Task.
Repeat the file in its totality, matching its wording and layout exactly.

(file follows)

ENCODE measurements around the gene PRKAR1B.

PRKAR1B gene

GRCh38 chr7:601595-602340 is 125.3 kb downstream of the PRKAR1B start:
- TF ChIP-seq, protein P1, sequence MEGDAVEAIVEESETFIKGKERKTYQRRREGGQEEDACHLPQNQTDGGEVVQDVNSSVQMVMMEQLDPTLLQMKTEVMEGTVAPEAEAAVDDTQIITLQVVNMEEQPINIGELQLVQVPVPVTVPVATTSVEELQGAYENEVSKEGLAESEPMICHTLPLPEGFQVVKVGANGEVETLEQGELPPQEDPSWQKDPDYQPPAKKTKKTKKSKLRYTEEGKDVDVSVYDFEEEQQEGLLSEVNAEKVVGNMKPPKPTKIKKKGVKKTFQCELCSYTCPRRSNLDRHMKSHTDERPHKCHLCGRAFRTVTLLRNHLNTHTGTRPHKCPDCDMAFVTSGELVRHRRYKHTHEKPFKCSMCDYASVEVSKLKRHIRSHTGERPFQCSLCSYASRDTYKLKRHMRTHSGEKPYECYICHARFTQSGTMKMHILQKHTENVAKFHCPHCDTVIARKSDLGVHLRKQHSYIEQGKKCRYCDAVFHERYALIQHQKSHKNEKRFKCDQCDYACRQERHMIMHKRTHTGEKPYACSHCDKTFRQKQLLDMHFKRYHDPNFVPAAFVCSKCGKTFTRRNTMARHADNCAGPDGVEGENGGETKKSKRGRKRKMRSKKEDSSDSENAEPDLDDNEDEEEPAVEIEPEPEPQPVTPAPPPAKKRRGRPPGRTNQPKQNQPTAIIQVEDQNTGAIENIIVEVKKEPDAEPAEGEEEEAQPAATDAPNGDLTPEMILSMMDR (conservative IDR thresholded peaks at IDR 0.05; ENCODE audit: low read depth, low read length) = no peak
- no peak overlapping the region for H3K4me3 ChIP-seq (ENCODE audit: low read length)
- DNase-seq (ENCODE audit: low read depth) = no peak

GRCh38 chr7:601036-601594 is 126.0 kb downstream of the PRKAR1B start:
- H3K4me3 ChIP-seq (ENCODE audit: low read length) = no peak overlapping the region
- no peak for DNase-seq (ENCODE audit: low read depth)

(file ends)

ENCODE measurements around the gene PRKAR1B.

PRKAR1B gene

GRCh38 chr7:601595-602340 is 125.3 kb downstream of the PRKAR1B start:
- TF ChIP-seq, protein P1, sequence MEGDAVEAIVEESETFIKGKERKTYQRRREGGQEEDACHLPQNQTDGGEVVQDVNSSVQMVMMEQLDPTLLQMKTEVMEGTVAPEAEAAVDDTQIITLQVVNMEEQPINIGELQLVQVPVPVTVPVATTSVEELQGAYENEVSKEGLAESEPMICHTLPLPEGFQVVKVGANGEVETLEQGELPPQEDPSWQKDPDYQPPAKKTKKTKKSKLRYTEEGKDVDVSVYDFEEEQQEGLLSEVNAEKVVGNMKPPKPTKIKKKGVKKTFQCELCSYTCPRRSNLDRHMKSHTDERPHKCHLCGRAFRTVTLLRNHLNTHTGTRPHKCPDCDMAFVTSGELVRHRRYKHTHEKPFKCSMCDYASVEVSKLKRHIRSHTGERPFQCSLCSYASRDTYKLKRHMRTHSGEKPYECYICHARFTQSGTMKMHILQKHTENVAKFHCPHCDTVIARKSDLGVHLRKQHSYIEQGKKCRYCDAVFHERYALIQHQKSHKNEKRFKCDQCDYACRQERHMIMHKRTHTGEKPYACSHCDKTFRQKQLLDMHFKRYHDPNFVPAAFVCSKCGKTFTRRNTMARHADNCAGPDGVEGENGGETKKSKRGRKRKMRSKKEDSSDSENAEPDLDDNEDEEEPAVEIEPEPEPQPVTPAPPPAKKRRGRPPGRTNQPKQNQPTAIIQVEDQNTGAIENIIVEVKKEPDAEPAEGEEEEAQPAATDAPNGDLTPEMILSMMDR (conservative IDR thresholded peaks at IDR 0.05; ENCODE audit: low read depth, low read length) = no peak
- no peak overlapping the region for H3K4me3 ChIP-seq (ENCODE audit: low read length)
- DNase-seq (ENCODE audit: low read depth) = no peak

GRCh38 chr7:601036-601594 is 126.0 kb downstream of the PRKAR1B start:
- H3K4me3 ChIP-seq (ENCODE audit: low read length) = no peak overlapping the region
- no peak for DNase-seq (ENCODE audit: low read depth)